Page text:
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"Too Close To Business, Too Far From The Nation"
Mathew Goodwin on the Tories at The Unherd Club
His hand tremors, seemingly trying to fight its way back to his side, displaying discomfort as he completes the purchase. The bleep of the card mocks the victim in this transaction; the man sighs as he takes his small bottle. His face is fraught, he seems to stagger, and he winces as though subject to a sudden invasion of his rear orifice. He paid £7.50 for a beer. Not for one of those big 660ml bottles, or even a pint, just a miserly 330ml.
Alcohol is expensive nowadays, especially in London. £7.50 for a 330ml bottle of beer is egregious, and the relevant organisation will receive at least one complaint. Never have I come across such a shocking charge for a beer. Thankfully, I was not drinking on this occasion. In future, if I do indulge at the Unherd Club on Queen Street in Westminster, I will pour my beer of choice into my bottle before entering the premises. Unless sense prevails and change occurs.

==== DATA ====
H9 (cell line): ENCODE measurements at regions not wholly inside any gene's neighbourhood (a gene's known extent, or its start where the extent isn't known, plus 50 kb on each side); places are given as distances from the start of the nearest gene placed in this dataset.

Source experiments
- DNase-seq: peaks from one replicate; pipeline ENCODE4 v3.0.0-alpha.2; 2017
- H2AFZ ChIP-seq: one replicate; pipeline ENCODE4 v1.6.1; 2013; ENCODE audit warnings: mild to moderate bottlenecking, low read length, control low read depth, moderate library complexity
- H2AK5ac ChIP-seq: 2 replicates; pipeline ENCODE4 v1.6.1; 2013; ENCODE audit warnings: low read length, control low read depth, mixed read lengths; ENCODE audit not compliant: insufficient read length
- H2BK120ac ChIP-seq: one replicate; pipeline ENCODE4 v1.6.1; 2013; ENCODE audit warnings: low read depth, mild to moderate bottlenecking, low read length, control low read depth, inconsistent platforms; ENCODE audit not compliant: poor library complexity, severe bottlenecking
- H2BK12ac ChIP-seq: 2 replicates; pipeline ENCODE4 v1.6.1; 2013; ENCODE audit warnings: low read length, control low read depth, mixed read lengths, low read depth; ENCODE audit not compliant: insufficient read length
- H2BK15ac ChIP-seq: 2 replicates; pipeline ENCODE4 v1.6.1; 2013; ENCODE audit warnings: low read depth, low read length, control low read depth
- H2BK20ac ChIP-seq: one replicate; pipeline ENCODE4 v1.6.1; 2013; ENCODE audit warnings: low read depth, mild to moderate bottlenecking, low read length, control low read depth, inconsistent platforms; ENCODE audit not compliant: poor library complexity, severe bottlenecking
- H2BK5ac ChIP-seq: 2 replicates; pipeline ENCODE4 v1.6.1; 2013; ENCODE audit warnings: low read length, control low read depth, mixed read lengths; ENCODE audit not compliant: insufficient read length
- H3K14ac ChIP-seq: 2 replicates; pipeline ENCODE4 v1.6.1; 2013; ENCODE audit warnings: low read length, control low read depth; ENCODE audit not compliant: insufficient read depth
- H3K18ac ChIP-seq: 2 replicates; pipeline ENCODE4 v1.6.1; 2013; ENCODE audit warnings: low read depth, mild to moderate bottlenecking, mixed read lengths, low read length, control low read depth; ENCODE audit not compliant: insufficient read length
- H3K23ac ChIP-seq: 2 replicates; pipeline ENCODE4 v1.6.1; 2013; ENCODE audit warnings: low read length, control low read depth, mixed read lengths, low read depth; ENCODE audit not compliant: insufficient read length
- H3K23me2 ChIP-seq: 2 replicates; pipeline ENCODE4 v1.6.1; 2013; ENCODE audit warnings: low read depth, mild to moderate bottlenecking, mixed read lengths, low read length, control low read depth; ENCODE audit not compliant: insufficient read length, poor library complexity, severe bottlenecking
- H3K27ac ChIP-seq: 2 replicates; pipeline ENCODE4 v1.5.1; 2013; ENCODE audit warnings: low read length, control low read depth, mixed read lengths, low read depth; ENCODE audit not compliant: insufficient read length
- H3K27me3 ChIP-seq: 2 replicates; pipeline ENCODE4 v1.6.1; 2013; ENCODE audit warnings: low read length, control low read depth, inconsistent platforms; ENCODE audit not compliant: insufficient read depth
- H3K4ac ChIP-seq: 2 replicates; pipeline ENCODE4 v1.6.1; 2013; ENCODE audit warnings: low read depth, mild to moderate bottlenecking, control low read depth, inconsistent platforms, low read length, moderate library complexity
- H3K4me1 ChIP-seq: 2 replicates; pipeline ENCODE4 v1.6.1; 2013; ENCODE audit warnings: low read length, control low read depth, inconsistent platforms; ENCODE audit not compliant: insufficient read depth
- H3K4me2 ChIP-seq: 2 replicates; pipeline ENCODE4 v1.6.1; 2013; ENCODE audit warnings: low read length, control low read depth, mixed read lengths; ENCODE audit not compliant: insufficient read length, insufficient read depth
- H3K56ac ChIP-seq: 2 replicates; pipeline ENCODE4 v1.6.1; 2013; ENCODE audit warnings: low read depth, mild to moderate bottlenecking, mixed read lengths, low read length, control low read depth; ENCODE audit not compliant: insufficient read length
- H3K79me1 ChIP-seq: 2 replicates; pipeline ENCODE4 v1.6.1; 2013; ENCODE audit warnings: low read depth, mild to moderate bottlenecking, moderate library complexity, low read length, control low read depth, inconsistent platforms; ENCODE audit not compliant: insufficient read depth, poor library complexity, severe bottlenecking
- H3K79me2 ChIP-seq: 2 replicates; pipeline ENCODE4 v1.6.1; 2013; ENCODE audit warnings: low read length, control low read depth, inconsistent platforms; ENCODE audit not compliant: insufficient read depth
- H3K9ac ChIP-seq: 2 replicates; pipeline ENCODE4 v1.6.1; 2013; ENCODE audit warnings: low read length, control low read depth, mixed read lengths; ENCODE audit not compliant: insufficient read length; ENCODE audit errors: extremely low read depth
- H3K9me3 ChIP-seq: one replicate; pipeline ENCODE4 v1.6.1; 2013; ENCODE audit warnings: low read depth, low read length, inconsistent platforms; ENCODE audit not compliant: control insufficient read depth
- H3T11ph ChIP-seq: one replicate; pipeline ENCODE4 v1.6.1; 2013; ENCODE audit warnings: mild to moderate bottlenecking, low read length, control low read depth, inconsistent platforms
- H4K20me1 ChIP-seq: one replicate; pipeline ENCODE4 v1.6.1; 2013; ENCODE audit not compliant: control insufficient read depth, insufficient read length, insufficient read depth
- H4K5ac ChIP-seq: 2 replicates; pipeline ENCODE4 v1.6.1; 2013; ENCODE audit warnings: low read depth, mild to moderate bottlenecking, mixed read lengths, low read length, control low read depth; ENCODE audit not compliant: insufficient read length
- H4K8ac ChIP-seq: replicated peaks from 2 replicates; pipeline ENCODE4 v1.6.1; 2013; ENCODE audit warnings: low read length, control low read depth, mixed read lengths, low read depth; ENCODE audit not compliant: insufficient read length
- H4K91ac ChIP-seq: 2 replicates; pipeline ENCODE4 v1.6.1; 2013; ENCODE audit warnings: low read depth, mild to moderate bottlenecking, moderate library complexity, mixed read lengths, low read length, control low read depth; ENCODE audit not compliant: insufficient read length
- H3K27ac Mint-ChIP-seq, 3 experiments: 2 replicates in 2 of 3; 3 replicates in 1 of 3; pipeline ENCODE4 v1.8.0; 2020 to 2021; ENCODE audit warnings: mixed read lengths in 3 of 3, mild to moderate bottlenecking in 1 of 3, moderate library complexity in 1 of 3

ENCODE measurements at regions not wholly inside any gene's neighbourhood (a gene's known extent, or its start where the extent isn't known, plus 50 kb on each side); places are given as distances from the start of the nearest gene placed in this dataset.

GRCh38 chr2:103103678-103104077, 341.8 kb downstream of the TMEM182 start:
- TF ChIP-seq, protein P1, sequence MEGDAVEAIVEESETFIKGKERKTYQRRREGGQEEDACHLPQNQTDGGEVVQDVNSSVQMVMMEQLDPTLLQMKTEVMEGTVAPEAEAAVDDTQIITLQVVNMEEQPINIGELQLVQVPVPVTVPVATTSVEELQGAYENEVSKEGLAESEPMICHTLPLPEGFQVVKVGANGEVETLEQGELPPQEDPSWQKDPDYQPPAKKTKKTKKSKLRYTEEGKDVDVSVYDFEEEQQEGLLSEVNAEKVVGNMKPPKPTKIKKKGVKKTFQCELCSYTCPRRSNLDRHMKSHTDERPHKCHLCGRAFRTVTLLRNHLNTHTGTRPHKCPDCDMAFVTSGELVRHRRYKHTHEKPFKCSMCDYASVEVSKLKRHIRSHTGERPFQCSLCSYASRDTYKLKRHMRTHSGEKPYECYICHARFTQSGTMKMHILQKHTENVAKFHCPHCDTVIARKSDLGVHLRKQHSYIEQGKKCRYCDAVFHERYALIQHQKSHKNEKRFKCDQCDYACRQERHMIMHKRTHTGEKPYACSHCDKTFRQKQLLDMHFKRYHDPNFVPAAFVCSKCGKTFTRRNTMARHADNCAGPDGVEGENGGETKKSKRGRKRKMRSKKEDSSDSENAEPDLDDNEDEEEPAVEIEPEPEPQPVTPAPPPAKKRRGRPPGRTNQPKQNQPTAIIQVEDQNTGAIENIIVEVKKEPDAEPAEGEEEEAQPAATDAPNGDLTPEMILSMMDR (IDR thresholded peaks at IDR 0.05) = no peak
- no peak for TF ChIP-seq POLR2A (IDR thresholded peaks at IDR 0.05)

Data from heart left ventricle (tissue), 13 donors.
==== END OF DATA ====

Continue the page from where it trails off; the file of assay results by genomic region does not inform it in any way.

Exorbitant alcohol pricing aside, an engaging event, The Technocrat Restoration, was held on 27 March. At the intimate venue, Freddie Sayers brought together an all British panel comprising Mathew Goodwin, Baroness Claire Fox, and Tom McTague. Goodwin is a Professor of Politics at the University of Kent. Fox, formerly a member of the Revolutionary Communist Party, stood for the Brexit Party in 2019 and won election to the European Parliament. McTague is Unherd’s Political Editor. The question under discussion was: is the party over for populists?